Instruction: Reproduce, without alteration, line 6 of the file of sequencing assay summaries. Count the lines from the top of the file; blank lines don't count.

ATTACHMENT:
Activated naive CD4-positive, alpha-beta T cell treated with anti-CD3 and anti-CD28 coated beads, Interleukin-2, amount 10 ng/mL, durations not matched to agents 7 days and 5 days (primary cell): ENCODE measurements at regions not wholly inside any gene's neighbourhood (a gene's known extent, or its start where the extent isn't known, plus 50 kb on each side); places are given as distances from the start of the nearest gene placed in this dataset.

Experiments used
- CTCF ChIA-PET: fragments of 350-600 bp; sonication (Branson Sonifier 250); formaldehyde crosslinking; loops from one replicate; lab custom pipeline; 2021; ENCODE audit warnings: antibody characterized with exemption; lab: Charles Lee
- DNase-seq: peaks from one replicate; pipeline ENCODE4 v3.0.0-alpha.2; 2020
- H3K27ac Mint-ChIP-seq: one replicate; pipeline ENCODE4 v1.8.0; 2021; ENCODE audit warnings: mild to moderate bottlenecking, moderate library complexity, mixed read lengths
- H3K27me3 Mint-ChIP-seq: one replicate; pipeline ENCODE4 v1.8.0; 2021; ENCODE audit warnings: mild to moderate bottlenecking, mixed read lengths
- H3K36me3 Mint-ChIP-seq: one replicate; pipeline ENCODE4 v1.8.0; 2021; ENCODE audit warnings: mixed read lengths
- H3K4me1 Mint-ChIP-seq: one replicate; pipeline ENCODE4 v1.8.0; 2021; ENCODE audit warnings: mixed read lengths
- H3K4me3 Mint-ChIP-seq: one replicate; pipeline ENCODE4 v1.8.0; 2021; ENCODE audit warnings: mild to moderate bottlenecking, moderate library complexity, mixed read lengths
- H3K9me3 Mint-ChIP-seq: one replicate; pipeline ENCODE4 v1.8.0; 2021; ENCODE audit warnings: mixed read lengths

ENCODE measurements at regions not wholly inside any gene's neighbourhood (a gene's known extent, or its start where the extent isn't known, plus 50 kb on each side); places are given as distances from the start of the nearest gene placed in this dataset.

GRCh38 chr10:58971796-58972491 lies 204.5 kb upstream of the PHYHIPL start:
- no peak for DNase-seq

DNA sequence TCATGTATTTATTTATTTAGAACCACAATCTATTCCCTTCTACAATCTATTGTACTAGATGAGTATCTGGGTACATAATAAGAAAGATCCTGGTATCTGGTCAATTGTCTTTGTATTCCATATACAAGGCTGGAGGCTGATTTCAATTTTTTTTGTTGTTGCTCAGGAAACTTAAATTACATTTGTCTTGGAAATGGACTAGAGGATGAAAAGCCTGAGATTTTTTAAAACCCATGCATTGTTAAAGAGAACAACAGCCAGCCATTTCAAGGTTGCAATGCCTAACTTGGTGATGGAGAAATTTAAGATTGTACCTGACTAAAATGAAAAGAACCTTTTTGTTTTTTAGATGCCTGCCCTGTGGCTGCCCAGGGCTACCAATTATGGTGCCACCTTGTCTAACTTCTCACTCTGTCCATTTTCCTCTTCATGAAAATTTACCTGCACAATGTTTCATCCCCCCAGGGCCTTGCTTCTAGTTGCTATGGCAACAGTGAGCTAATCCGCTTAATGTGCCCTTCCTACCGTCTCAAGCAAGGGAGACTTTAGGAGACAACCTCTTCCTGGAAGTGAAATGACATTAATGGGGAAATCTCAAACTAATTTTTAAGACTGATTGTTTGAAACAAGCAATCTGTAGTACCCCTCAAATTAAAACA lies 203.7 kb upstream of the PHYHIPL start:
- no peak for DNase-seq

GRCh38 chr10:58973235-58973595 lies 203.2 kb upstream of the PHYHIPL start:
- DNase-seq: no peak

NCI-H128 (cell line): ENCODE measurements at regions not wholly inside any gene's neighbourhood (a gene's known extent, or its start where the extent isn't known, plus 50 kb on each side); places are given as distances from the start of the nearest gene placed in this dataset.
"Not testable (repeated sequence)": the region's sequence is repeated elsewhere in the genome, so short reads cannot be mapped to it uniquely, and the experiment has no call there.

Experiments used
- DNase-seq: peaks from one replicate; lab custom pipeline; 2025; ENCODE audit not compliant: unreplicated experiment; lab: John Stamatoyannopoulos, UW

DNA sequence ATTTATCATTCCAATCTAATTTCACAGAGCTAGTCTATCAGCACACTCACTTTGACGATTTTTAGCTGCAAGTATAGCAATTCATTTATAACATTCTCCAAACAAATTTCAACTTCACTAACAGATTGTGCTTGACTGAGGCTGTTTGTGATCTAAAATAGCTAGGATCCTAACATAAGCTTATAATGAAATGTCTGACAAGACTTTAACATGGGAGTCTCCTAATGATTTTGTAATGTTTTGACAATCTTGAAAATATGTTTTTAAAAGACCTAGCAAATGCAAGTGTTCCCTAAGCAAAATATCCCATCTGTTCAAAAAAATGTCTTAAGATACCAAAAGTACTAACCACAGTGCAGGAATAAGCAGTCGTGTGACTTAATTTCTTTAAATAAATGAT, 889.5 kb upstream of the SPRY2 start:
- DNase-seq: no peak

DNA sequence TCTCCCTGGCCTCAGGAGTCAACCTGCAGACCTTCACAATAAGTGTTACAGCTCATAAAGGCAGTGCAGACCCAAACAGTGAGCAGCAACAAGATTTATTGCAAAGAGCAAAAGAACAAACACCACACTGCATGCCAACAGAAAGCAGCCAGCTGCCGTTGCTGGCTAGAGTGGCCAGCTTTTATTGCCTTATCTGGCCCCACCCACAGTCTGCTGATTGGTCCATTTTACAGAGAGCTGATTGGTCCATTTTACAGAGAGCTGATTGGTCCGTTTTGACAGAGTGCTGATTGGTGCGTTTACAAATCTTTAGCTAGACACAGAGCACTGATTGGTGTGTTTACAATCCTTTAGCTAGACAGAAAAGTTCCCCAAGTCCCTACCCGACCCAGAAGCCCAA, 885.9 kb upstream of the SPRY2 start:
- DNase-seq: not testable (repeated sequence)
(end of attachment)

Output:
- H3K27me3 Mint-ChIP-seq: one replicate; pipeline ENCODE4 v1.8.0; 2021; ENCODE audit warnings: mild to moderate bottlenecking, mixed read lengths